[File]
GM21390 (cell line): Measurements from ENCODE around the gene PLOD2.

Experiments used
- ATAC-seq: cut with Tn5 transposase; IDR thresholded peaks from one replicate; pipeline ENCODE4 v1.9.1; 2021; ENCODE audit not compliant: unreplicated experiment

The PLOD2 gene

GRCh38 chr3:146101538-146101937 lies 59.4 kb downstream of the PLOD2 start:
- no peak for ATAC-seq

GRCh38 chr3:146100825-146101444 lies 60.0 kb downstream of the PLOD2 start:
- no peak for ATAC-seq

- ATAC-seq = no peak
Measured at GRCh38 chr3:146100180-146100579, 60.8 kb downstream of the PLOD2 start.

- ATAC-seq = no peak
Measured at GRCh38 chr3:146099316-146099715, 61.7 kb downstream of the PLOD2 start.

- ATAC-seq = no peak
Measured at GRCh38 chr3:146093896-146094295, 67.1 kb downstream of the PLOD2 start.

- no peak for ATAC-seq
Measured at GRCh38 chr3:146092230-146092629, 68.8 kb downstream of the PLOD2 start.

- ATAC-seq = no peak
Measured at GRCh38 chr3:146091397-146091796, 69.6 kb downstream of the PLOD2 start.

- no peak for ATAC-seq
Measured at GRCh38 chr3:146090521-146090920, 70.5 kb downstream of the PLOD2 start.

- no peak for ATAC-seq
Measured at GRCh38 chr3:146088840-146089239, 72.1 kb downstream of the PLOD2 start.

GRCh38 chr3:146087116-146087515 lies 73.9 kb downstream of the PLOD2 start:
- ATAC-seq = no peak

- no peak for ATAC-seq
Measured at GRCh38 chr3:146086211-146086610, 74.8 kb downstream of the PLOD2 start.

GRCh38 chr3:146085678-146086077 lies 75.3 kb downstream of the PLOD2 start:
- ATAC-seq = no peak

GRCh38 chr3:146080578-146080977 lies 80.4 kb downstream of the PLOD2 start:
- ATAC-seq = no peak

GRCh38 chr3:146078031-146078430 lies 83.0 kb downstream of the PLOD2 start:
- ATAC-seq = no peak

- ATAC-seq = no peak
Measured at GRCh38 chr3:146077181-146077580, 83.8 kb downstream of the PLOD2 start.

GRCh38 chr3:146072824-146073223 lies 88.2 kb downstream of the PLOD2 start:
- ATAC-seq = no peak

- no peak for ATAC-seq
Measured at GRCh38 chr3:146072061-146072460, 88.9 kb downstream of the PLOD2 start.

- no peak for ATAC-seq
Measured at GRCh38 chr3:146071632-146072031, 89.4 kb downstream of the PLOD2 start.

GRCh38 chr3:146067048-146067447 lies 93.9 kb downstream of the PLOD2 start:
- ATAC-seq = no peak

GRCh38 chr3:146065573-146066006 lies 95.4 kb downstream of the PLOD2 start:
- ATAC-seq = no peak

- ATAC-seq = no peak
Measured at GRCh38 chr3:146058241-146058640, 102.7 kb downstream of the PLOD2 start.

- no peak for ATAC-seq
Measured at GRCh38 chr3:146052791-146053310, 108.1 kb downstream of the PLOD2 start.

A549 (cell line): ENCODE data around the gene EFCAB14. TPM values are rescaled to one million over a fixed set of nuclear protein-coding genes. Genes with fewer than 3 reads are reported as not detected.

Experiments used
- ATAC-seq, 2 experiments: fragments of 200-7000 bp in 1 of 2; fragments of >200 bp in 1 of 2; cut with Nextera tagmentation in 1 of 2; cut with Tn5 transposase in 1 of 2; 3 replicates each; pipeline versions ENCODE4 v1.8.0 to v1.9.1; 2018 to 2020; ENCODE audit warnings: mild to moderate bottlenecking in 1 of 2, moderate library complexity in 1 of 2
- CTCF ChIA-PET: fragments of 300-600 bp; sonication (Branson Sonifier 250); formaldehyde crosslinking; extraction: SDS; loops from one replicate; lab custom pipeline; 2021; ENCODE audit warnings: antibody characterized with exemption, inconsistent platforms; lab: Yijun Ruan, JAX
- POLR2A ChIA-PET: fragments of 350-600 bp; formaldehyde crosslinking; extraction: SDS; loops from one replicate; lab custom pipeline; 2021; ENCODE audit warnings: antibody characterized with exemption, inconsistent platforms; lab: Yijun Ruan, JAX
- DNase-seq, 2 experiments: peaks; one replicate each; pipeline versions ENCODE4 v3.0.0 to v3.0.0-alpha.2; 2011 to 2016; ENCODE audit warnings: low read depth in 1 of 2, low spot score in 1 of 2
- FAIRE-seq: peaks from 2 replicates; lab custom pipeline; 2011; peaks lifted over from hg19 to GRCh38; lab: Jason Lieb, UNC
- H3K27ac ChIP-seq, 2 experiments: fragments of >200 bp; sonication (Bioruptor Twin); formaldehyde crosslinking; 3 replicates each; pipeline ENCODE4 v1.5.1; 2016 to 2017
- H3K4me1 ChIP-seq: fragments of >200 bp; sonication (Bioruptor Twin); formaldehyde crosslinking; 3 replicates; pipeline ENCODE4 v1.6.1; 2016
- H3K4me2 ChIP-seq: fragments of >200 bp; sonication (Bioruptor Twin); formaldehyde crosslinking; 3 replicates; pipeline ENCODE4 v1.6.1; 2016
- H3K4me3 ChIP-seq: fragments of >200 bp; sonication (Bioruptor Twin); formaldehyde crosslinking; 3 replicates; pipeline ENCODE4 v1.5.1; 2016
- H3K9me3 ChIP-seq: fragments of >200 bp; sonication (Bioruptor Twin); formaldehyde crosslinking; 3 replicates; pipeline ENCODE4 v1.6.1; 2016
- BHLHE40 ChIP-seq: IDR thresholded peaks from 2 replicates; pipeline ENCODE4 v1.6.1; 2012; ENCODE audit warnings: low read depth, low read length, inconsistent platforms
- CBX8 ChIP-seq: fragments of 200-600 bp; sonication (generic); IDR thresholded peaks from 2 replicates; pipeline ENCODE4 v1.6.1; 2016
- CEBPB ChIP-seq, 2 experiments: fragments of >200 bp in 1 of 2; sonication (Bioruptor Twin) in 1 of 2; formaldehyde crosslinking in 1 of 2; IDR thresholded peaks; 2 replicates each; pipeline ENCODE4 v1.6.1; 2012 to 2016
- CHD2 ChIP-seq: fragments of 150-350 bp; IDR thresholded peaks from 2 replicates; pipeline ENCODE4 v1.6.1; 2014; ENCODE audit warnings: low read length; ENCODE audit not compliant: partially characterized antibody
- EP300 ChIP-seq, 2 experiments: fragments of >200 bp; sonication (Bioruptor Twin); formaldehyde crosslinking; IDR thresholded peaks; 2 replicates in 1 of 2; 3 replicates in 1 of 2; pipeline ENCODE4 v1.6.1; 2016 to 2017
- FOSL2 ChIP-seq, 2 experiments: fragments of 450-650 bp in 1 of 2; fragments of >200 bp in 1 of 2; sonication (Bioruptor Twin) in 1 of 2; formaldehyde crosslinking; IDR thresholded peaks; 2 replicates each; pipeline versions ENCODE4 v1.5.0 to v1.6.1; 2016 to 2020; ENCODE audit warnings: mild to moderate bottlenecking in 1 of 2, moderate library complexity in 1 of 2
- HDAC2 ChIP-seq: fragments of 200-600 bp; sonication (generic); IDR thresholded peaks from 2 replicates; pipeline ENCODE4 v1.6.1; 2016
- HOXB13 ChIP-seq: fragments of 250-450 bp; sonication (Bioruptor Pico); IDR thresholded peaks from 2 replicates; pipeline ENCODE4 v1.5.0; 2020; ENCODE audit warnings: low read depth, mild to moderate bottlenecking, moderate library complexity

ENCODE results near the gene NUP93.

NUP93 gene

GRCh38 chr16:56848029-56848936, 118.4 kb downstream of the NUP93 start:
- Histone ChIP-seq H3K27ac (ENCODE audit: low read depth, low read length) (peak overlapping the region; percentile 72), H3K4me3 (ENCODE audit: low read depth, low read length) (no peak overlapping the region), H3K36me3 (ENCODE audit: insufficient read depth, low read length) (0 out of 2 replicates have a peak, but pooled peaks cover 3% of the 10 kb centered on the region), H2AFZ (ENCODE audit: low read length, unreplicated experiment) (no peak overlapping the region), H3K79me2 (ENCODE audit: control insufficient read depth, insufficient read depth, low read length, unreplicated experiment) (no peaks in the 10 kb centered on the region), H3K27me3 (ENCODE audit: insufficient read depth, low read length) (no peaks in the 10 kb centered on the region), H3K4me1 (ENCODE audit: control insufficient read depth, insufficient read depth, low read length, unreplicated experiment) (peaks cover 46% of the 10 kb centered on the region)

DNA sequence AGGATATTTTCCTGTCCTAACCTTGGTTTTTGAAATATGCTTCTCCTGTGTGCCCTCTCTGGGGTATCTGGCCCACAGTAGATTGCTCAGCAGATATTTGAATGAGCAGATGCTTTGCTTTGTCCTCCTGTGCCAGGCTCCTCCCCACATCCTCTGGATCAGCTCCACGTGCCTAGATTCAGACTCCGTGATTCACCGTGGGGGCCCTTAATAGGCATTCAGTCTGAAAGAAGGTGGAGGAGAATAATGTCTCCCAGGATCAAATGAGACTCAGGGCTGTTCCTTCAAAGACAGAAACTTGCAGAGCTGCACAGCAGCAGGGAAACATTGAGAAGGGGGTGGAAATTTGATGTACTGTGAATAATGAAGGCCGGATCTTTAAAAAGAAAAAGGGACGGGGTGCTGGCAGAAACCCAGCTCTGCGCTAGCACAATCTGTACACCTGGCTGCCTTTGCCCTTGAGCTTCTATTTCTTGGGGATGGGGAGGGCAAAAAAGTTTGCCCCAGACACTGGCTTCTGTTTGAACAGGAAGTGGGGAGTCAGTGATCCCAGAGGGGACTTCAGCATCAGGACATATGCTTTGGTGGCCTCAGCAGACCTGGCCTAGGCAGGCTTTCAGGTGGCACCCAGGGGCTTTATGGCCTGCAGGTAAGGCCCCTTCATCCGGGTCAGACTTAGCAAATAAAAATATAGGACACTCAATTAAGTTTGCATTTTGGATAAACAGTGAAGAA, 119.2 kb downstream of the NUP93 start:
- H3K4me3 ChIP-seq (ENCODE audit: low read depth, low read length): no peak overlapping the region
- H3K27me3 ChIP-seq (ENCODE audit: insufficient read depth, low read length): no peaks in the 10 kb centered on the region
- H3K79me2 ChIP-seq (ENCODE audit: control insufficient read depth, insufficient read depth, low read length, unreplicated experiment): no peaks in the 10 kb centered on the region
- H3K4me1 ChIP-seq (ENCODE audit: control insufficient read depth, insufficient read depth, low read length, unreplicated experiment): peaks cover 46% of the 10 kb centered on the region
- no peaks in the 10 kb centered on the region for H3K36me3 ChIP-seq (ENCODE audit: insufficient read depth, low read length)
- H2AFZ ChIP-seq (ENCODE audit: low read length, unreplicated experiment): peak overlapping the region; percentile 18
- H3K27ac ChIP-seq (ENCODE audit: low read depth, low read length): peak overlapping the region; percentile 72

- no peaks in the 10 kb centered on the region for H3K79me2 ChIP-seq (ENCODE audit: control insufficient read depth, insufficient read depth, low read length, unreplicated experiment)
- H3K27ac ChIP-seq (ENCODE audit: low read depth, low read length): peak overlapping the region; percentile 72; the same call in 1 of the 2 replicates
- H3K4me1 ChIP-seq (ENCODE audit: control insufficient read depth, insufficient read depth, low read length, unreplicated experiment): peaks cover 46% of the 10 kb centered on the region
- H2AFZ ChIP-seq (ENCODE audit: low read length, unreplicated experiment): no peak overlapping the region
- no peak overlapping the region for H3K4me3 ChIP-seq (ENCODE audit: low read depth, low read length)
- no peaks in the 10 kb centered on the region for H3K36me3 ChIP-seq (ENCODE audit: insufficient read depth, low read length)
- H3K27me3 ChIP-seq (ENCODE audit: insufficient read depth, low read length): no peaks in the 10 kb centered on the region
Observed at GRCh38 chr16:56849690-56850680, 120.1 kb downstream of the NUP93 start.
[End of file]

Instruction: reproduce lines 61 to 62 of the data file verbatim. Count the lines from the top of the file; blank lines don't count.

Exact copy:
- BHLHE40 ChIP-seq: IDR thresholded peaks from 2 replicates; pipeline ENCODE4 v1.6.1; 2012; ENCODE audit warnings: low read depth, low read length, inconsistent platforms
- CBX8 ChIP-seq: fragments of 200-600 bp; sonication (generic); IDR thresholded peaks from 2 replicates; pipeline ENCODE4 v1.6.1; 2016